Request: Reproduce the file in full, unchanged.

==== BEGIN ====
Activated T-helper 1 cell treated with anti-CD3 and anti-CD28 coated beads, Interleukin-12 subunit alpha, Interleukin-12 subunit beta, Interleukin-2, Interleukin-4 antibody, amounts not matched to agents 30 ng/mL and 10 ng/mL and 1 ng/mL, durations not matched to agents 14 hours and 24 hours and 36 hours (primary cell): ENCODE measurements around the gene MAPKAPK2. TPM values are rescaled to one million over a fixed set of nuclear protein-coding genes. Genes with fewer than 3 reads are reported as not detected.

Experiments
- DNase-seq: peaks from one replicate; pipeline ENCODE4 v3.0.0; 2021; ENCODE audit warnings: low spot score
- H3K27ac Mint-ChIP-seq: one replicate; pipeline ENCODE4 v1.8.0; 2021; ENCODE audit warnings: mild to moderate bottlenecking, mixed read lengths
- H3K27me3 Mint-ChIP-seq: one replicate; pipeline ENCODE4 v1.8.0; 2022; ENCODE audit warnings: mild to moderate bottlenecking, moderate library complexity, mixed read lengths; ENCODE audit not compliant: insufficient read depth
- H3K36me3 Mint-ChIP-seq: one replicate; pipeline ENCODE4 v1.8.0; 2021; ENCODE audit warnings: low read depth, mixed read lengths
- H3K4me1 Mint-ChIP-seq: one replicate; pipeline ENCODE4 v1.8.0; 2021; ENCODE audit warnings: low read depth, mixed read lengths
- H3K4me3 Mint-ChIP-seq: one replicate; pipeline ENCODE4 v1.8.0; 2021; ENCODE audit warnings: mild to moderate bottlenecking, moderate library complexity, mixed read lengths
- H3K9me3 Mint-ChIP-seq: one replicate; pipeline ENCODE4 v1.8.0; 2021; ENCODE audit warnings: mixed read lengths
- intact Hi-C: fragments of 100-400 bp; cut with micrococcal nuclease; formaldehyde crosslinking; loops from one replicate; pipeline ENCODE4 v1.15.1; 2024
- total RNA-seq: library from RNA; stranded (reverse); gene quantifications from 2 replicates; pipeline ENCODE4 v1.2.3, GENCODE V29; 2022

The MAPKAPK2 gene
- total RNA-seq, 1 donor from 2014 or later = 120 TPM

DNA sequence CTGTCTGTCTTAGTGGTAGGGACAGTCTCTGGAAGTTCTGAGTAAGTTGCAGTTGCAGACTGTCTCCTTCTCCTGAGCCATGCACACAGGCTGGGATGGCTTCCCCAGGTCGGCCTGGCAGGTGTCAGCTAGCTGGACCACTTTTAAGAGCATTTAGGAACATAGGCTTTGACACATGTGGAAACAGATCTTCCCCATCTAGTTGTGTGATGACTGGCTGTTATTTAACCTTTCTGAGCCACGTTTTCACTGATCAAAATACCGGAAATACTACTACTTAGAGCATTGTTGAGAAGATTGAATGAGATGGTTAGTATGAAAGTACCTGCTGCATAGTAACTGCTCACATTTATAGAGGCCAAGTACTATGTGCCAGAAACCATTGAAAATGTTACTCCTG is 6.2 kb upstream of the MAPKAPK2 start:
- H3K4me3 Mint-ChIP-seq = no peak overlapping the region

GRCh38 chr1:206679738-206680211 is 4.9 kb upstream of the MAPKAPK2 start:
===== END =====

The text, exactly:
Activated T-helper 1 cell treated with anti-CD3 and anti-CD28 coated beads, Interleukin-12 subunit alpha, Interleukin-12 subunit beta, Interleukin-2, Interleukin-4 antibody, amounts not matched to agents 30 ng/mL and 10 ng/mL and 1 ng/mL, durations not matched to agents 14 hours and 24 hours and 36 hours (primary cell): ENCODE measurements around the gene MAPKAPK2. TPM values are rescaled to one million over a fixed set of nuclear protein-coding genes. Genes with fewer than 3 reads are reported as not detected.

Experiments
- DNase-seq: peaks from one replicate; pipeline ENCODE4 v3.0.0; 2021; ENCODE audit warnings: low spot score
- H3K27ac Mint-ChIP-seq: one replicate; pipeline ENCODE4 v1.8.0; 2021; ENCODE audit warnings: mild to moderate bottlenecking, mixed read lengths
- H3K27me3 Mint-ChIP-seq: one replicate; pipeline ENCODE4 v1.8.0; 2022; ENCODE audit warnings: mild to moderate bottlenecking, moderate library complexity, mixed read lengths; ENCODE audit not compliant: insufficient read depth
- H3K36me3 Mint-ChIP-seq: one replicate; pipeline ENCODE4 v1.8.0; 2021; ENCODE audit warnings: low read depth, mixed read lengths
- H3K4me1 Mint-ChIP-seq: one replicate; pipeline ENCODE4 v1.8.0; 2021; ENCODE audit warnings: low read depth, mixed read lengths
- H3K4me3 Mint-ChIP-seq: one replicate; pipeline ENCODE4 v1.8.0; 2021; ENCODE audit warnings: mild to moderate bottlenecking, moderate library complexity, mixed read lengths
- H3K9me3 Mint-ChIP-seq: one replicate; pipeline ENCODE4 v1.8.0; 2021; ENCODE audit warnings: mixed read lengths
- intact Hi-C: fragments of 100-400 bp; cut with micrococcal nuclease; formaldehyde crosslinking; loops from one replicate; pipeline ENCODE4 v1.15.1; 2024
- total RNA-seq: library from RNA; stranded (reverse); gene quantifications from 2 replicates; pipeline ENCODE4 v1.2.3, GENCODE V29; 2022

The MAPKAPK2 gene
- total RNA-seq, 1 donor from 2014 or later = 120 TPM

DNA sequence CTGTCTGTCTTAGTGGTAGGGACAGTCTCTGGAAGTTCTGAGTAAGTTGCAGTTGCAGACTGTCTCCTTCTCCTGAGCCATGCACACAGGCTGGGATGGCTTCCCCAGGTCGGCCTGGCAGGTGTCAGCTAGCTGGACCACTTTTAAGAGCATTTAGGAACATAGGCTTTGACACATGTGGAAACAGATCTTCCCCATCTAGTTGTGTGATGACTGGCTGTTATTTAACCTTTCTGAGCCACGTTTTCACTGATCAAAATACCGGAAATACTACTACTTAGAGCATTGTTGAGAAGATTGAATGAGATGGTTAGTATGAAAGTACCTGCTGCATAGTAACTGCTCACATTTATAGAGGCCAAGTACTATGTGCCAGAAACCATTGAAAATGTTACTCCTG is 6.2 kb upstream of the MAPKAPK2 start:
- H3K4me3 Mint-ChIP-seq = no peak overlapping the region

GRCh38 chr1:206679738-206680211 is 4.9 kb upstream of the MAPKAPK2 start: